Out of Lockdown Trip to Wimbleball

I took advantage of the partial easing of lockdown on Monday and travelled to Wimbleball Reservoir high on Exmoor in search of the venues hard fighting rainbows. On arrival a cool breeze was blowing and mist shrouded the hills, with sunshine forecast later in the day it was likely that the best sport would come early in the day. The water was certainly cold as I waded out to begin searching the water. A floating line and long leader with small black lures proved effective and soon brought a few pulls before I eventually stayed connected to a hard fighting rainbow of around 3lb. This was followed by two more similar sized fish before midday when the sun broke through as forecast.

The lakes surface reflected the blue sky and shimmered brightly, birdsong reverberated all around, buzzards soared high above and a pair of greater crested grebes flirted in the spring sunshine. The croaking of toads drifted across the water and fresh buds where bursting out from the tips of the bankside trees. There is far more to this fishing lark than catching fish!

As expected the fishing went quiet for a while but a change to an intermediate line in late afternoon brought further action with a wild brown trout and a brace of superb rainbow the biggest estimated at over 6lb.

Throughout the day I changed my flies several times in search of the correct pattern for the moment. I often ponder upon the value of changing patterns and its actual impact on results. The six trout I tempted were tempted on the following patterns; black wooly bugger 2,  Blue flash and olive Damsel 2, black buzzer 1 and orange blob 1. It is important to remember that there are many other factors to take into consideration beyond the choice of fly/lure including feeding depth, light values and rate of retrieve. It is also worth asking the question as to whether we are trying to imitate natural food that forms part of the trout’s diet or trying to stimulate a reaction? Generally early season I tend to go for black or olive and probably had  a black lure of some type or a damsel on the point throughout 95% of the day and fished a team of 3 flies throughout. The biggest fish of the day fell to the orange blob yet I only put this fly on late in the day when I had swapped to an intermediate line and speeded up the retrieve. Most decisions are made on the basis of an educated hunch and for most of my fishing I stick to the tried and trusted though this has changed over the years as patterns have come in and out of vogue.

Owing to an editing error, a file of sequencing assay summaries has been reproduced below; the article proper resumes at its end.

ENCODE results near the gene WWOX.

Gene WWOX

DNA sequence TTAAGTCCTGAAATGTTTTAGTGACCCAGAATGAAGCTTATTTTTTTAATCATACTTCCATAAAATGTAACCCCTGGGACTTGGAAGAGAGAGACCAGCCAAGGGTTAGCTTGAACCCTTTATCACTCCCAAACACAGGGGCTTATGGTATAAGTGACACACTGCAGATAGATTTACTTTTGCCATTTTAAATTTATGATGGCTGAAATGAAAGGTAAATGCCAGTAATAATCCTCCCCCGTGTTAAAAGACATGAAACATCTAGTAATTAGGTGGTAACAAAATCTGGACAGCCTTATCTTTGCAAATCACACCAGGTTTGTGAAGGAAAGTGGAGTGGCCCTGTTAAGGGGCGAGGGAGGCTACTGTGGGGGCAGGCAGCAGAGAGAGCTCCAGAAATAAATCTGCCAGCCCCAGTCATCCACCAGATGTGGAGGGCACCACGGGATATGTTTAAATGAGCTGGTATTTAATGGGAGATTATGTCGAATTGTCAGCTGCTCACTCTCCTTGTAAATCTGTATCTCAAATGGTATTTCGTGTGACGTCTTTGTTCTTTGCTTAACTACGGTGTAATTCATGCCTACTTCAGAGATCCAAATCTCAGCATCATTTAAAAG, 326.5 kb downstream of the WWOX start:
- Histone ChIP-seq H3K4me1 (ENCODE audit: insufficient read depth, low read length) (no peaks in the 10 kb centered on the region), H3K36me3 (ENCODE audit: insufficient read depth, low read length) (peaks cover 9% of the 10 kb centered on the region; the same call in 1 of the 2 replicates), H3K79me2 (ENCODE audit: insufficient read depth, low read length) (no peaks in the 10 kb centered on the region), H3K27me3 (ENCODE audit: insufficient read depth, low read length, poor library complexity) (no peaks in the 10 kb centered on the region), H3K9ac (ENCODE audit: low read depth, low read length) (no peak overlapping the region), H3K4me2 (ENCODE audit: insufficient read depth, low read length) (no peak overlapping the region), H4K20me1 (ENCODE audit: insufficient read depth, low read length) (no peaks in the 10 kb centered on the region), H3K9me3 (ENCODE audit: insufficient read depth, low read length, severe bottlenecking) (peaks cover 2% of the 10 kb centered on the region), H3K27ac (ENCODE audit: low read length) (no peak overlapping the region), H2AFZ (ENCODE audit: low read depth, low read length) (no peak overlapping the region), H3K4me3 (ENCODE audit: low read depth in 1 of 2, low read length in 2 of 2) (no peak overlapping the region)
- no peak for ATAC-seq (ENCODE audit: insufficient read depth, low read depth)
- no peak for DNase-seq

It is this continual search for the answers that keeps us fishing the fun part is that each day has a different set of questions and different answers.

Beside A Clear Water Stream

Beneath the Bridge

Turning off the busy main road I follow a narrow lane flanked with primroses and fresh green growth. Several old farmsteads are nestled in the valley and it is exciting to be exploring new ground even though it is less than 10 miles from home. I park close to the bridge and walk up to take a look at the clear waters below as the sun shines into the deep clear water.

As I set up a light-weight nymphing outfit buzzards circle high above silhouetted against a blue sky with high white clouds drifting in the brisk westerly wind. I walk slowly up river searching the deeper runs and riffles with a pair of weighted nymphs. It is a delight to be out wading in the cool water and I am sure I will hook at least a couple of small wild browns before the morning is out.

A Clear Water Stream

I flick my flies searching the water exploring each run and riffle. Dippers flit up and down the river, pheasants take off in alarm as I push up through the valley. A sudden movement catches my eye as two deer gallop across the field opposite entering the river fifty yards above where I am  fishing. For a moment they stand transfixed in mid river before dashing away in a flurry of spray to disappear into the woods.

The tree fish steal a couple of flies whilst the trout are elusive, the morning evaporates all too quickly and I send a text to say I will be an hour late home. I catch a fleeting glimpse of  electric blue as a kingfisher flashes past. The occasional fly hatches from the river. Its’ going to be good here in the late spring and early summer. The clocks spring forward tonight and lighter evenings beckon.

As I return to the van a skien of Canada geese fly-overhead their distinctive call echoing across the valley. Half a dozen buzzards are riding the thermals.